Instead, head to Anse Severe.  Trees provide plenty of natural shade throughout the day.   There is a small snack bar which is always useful too.  If you can stick around until sunset, you will be rewarded with an unbelievable view of the sun setting over Praslin!  The water is shallow and sheltered so great for swimming and paddling most of the year round.

The Best Beaches To Take Babies And Toddlers In Seychelles

Anse Severe Map

 

 

Have you visited any of these beaches with your family?  Are there any you would add to this list?

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Stylish Summer Dresses via the Post

Stylish Summer Dresses via the Post

As you know we rarely travel back to the UK, but when we do, one of the things we enjoy is shopping. After being away for so long the thing that strikes you the most when you visit a British High Street or shopping centre is the scale of everything. There is so much choice. If you are not used to it actually feels a little overwhelming.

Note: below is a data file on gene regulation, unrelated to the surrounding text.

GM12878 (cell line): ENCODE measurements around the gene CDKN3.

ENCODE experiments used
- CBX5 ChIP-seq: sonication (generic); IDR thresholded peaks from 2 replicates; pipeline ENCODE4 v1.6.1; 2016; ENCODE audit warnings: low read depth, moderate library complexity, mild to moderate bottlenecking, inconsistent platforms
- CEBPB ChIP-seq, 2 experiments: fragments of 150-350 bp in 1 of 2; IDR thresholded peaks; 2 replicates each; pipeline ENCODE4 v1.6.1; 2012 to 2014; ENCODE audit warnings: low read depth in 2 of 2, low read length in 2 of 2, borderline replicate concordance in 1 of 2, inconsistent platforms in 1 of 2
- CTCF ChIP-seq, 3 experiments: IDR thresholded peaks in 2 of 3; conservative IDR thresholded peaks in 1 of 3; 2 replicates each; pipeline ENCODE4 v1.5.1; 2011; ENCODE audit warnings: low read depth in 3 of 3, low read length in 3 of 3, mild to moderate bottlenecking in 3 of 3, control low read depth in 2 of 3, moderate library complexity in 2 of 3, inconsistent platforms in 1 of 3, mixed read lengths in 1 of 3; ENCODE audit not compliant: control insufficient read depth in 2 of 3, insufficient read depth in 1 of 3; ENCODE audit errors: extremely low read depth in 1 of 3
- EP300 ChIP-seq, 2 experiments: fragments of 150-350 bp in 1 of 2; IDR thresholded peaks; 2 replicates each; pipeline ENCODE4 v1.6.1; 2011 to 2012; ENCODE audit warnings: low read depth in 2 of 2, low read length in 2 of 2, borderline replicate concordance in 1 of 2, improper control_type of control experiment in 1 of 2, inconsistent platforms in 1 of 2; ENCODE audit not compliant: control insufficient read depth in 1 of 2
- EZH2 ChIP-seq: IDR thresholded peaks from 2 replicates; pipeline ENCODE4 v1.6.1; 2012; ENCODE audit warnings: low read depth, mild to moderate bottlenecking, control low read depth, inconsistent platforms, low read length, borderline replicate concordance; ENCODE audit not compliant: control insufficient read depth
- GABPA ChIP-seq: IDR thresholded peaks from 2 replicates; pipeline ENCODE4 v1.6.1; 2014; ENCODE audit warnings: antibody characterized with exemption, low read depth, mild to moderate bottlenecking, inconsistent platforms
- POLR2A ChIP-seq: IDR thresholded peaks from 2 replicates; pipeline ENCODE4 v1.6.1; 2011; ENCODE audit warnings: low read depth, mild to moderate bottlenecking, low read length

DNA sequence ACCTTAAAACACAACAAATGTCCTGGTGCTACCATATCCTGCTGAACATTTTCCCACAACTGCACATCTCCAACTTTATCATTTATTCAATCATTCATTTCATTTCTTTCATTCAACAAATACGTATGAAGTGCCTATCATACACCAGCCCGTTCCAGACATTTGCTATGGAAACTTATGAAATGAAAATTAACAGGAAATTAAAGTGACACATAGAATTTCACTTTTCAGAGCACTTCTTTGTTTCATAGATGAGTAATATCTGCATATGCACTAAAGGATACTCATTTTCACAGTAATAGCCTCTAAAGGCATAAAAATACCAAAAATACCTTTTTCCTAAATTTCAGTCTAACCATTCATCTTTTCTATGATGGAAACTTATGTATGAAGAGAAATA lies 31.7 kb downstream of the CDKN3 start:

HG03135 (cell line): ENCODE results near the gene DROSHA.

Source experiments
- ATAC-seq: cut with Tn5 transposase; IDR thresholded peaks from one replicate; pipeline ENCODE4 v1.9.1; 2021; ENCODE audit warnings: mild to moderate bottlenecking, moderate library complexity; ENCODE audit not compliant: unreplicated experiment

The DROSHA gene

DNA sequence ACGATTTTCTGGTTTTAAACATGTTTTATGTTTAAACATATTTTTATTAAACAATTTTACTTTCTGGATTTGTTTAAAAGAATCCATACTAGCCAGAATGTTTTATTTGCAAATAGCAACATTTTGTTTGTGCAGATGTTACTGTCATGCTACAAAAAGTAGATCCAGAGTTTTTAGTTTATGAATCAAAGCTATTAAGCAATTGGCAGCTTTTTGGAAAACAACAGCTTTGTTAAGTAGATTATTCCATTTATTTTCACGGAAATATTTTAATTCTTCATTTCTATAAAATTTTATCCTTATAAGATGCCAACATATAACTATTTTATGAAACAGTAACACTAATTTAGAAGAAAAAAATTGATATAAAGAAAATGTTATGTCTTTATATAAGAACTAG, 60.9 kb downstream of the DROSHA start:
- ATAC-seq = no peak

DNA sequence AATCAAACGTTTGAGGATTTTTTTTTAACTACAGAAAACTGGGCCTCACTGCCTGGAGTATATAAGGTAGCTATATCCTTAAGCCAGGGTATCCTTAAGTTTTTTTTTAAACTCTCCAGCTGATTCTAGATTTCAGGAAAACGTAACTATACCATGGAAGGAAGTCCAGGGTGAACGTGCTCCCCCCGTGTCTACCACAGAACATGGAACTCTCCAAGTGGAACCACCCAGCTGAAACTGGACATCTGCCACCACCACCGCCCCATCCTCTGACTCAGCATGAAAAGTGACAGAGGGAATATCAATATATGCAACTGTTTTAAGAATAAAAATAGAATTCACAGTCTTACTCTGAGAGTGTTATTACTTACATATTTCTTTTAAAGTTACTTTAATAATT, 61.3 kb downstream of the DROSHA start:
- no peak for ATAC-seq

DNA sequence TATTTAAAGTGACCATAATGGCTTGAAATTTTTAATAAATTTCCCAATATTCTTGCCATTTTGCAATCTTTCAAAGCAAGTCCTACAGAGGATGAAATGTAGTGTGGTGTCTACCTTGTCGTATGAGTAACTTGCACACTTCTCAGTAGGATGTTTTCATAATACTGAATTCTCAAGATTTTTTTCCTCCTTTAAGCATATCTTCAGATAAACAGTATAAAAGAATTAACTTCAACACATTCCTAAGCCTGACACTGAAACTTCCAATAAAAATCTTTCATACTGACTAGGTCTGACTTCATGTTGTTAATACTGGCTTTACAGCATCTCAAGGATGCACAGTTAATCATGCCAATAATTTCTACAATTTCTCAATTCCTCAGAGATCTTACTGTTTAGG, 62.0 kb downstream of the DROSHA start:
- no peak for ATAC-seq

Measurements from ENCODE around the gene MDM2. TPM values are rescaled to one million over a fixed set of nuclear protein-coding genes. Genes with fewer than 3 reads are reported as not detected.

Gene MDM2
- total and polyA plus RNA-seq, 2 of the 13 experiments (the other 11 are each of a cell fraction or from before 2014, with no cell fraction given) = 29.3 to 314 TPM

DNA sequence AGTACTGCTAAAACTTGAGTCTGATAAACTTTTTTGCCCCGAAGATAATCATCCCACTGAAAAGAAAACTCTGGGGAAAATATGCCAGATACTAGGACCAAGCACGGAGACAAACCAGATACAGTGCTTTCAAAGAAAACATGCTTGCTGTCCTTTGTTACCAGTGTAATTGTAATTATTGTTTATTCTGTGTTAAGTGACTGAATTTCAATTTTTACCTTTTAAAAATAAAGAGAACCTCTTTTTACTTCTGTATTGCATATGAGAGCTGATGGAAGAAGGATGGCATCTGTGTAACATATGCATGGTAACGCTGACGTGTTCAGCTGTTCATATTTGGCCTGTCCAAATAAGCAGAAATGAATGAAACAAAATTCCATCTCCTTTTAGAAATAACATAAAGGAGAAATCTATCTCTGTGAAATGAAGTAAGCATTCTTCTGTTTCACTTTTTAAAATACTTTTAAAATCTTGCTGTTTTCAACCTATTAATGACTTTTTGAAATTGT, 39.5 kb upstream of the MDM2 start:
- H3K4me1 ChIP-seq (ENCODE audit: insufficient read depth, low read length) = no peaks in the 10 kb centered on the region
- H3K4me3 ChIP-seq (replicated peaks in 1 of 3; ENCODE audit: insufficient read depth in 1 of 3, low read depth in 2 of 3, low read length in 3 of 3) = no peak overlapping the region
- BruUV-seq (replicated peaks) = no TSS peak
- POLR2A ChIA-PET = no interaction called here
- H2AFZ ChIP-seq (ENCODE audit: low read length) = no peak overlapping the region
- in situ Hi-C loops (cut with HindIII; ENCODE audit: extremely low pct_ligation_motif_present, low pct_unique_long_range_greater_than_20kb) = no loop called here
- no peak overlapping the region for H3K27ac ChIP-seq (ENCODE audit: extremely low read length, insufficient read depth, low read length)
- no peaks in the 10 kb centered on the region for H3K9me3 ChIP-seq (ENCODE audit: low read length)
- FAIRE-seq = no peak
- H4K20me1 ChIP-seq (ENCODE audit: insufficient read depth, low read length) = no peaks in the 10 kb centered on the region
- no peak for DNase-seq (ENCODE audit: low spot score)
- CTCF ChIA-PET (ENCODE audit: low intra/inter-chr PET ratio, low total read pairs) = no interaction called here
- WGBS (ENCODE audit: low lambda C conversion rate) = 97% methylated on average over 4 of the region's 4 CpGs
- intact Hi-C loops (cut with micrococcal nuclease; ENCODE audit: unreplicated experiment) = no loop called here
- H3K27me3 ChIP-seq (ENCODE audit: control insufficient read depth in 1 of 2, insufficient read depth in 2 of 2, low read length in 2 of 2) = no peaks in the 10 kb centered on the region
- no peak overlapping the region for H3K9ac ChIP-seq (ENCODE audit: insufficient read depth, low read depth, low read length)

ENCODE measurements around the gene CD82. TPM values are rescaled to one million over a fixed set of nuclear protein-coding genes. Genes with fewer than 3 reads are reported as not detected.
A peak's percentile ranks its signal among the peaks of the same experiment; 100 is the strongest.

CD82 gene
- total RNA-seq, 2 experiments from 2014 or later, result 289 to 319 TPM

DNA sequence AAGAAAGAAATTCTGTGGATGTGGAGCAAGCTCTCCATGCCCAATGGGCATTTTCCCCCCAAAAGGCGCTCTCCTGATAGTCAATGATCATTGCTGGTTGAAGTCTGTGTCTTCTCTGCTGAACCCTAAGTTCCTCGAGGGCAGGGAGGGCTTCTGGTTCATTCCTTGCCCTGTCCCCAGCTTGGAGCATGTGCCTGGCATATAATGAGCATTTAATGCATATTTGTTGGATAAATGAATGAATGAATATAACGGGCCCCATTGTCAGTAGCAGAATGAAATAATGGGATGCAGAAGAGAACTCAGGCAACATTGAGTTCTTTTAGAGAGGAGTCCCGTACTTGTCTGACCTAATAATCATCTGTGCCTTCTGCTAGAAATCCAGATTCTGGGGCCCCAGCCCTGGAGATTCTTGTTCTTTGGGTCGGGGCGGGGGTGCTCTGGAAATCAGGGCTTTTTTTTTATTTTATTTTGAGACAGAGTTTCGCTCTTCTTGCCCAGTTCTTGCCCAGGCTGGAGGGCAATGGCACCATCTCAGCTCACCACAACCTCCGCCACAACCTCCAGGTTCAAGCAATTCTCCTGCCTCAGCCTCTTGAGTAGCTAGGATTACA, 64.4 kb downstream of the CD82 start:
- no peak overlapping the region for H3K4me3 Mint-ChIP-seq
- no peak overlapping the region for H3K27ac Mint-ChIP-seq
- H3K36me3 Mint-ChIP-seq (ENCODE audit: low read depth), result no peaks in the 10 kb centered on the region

Here, on the islands, life is a lot simpler. Most of the stores are small, so choice is limited, but you can usually find what you want. We dress casually most of the time, but every now and again it is nice to wear something a bit different.

This is especially true if you have a special party to attend, so I have been online looking at the dresses, on this site. Having friends and family still in the UK gives me the option to buy something and have it sent over. It takes a while, and postage is expensive, but if I see something I really like it is worth doing.

stylish summer dresses via the post

Lightweight maxi dresses

There are some lovely dresses there, so I must admit to being sorely tempted. It is nice to see that t-shirt style maxi dresses are still in fashion in the UK. Most of the time you would be too hot wearing a long dress here, but some evenings it gets cooler. In that situation one of the nice lace style maxi dresses would be ideal for a special occasion. Soft, simply cut, and figure hugging they look really elegant, without being too formal.